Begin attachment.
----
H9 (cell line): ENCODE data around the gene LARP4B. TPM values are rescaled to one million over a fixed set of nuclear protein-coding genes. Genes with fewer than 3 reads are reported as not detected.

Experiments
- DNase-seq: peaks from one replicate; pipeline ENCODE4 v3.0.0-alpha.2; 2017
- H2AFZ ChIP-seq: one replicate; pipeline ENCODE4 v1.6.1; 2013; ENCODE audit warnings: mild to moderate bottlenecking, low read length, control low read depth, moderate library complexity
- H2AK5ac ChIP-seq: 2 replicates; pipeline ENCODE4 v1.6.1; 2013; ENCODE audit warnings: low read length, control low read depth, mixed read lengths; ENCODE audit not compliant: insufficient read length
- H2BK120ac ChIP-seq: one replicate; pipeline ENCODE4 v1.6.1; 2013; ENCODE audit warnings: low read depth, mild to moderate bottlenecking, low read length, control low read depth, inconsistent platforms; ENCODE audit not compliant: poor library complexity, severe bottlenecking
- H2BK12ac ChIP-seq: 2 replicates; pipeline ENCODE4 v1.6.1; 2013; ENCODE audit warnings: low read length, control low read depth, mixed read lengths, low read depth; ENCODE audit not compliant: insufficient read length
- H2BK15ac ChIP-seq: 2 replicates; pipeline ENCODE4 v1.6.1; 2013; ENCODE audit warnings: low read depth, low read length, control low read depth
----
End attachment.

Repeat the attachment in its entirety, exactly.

H9 (cell line): ENCODE data around the gene LARP4B. TPM values are rescaled to one million over a fixed set of nuclear protein-coding genes. Genes with fewer than 3 reads are reported as not detected.

Experiments
- DNase-seq: peaks from one replicate; pipeline ENCODE4 v3.0.0-alpha.2; 2017
- H2AFZ ChIP-seq: one replicate; pipeline ENCODE4 v1.6.1; 2013; ENCODE audit warnings: mild to moderate bottlenecking, low read length, control low read depth, moderate library complexity
- H2AK5ac ChIP-seq: 2 replicates; pipeline ENCODE4 v1.6.1; 2013; ENCODE audit warnings: low read length, control low read depth, mixed read lengths; ENCODE audit not compliant: insufficient read length
- H2BK120ac ChIP-seq: one replicate; pipeline ENCODE4 v1.6.1; 2013; ENCODE audit warnings: low read depth, mild to moderate bottlenecking, low read length, control low read depth, inconsistent platforms; ENCODE audit not compliant: poor library complexity, severe bottlenecking
- H2BK12ac ChIP-seq: 2 replicates; pipeline ENCODE4 v1.6.1; 2013; ENCODE audit warnings: low read length, control low read depth, mixed read lengths, low read depth; ENCODE audit not compliant: insufficient read length
- H2BK15ac ChIP-seq: 2 replicates; pipeline ENCODE4 v1.6.1; 2013; ENCODE audit warnings: low read depth, low read length, control low read depth